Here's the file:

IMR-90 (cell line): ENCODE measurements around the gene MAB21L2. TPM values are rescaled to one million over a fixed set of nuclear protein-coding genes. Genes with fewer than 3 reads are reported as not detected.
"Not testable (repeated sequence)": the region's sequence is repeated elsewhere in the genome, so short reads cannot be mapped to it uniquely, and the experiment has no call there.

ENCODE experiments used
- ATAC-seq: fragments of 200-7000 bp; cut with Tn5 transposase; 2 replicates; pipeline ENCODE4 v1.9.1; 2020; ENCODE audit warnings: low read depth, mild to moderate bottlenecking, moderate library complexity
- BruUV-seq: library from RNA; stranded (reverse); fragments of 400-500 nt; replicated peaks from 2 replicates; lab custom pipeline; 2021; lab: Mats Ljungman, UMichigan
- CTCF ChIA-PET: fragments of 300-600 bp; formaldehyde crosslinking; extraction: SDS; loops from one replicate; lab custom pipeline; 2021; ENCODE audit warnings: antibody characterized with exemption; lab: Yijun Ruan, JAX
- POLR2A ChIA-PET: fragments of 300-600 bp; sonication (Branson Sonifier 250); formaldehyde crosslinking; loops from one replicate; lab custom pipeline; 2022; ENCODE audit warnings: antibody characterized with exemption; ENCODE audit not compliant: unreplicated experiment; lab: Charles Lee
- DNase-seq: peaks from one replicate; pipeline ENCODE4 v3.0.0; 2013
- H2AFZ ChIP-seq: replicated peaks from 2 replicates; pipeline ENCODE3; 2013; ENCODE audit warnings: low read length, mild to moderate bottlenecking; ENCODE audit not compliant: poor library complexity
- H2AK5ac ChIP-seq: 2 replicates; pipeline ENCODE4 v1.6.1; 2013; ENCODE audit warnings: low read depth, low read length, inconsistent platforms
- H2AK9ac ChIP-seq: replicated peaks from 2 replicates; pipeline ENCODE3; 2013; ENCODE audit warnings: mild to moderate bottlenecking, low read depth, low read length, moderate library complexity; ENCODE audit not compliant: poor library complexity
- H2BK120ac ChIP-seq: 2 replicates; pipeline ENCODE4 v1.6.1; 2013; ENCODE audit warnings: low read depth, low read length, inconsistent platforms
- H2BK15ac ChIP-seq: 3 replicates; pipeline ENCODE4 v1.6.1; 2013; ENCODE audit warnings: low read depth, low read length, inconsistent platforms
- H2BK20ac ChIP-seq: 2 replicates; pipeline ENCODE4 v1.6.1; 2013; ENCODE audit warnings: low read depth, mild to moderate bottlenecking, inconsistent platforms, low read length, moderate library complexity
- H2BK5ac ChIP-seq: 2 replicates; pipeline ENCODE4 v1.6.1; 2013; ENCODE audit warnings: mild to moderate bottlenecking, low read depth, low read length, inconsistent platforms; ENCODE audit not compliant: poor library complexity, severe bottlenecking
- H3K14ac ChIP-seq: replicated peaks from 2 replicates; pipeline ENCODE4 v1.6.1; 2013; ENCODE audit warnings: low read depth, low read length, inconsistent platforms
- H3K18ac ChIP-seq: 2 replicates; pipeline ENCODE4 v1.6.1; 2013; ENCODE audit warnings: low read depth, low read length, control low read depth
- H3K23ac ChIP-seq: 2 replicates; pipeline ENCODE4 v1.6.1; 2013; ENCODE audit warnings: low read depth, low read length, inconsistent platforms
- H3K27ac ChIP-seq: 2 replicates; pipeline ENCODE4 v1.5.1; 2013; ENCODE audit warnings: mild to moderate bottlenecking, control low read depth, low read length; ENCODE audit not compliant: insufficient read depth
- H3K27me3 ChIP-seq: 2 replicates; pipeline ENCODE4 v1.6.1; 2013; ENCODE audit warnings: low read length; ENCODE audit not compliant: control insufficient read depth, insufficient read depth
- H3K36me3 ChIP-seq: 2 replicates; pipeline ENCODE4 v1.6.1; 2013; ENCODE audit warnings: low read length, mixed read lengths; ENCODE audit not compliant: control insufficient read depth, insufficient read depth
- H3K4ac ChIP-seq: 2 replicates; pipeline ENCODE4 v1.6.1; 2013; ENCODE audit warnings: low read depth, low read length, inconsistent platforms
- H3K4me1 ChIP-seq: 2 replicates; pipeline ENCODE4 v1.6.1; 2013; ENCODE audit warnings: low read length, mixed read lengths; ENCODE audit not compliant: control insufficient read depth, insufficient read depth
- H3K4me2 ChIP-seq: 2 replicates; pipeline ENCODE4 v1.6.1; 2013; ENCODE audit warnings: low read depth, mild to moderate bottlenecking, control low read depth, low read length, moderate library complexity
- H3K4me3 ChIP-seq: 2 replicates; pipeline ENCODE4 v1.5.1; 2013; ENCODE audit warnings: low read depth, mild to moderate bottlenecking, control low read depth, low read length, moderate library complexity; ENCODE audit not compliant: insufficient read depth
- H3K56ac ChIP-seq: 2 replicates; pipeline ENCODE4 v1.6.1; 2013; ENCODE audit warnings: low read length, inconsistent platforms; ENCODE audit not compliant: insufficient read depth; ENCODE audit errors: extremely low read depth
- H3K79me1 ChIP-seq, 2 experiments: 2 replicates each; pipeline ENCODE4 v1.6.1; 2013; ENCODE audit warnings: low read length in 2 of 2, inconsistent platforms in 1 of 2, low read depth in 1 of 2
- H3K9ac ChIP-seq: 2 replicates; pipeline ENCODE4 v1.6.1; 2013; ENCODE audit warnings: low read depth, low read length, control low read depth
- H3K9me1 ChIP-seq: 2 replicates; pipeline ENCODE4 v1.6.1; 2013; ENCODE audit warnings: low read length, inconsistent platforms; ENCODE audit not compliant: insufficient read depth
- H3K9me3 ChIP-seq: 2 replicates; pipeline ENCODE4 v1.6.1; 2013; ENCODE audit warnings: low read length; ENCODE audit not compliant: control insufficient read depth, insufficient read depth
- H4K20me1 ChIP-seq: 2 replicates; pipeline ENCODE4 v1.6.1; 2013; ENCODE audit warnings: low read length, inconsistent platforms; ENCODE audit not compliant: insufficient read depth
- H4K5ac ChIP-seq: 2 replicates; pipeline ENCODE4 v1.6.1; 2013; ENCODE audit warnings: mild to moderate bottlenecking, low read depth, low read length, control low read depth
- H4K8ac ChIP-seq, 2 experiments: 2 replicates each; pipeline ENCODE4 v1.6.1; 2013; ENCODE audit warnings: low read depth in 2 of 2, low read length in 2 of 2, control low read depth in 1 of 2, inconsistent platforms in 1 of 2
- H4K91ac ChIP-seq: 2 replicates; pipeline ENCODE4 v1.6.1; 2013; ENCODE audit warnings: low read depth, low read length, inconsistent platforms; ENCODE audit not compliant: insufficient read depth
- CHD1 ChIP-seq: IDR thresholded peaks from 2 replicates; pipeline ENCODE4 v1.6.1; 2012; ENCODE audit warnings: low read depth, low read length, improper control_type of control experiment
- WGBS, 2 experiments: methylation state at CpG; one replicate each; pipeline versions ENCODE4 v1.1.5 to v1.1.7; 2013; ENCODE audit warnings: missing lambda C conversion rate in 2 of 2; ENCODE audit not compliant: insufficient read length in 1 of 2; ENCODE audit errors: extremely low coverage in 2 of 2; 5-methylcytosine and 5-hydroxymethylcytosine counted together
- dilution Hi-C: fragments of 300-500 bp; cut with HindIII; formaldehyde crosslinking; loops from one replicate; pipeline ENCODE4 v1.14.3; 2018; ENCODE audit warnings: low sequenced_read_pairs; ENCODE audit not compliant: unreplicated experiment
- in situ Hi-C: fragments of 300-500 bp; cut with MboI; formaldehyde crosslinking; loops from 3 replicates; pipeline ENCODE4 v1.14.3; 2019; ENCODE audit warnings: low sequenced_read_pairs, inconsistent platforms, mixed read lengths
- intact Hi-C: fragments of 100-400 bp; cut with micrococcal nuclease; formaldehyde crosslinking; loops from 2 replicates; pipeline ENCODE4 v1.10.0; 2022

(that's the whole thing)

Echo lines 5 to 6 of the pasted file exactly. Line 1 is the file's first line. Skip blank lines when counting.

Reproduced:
- BruUV-seq: library from RNA; stranded (reverse); fragments of 400-500 nt; replicated peaks from 2 replicates; lab custom pipeline; 2021; lab: Mats Ljungman, UMichigan
- CTCF ChIA-PET: fragments of 300-600 bp; formaldehyde crosslinking; extraction: SDS; loops from one replicate; lab custom pipeline; 2021; ENCODE audit warnings: antibody characterized with exemption; lab: Yijun Ruan, JAX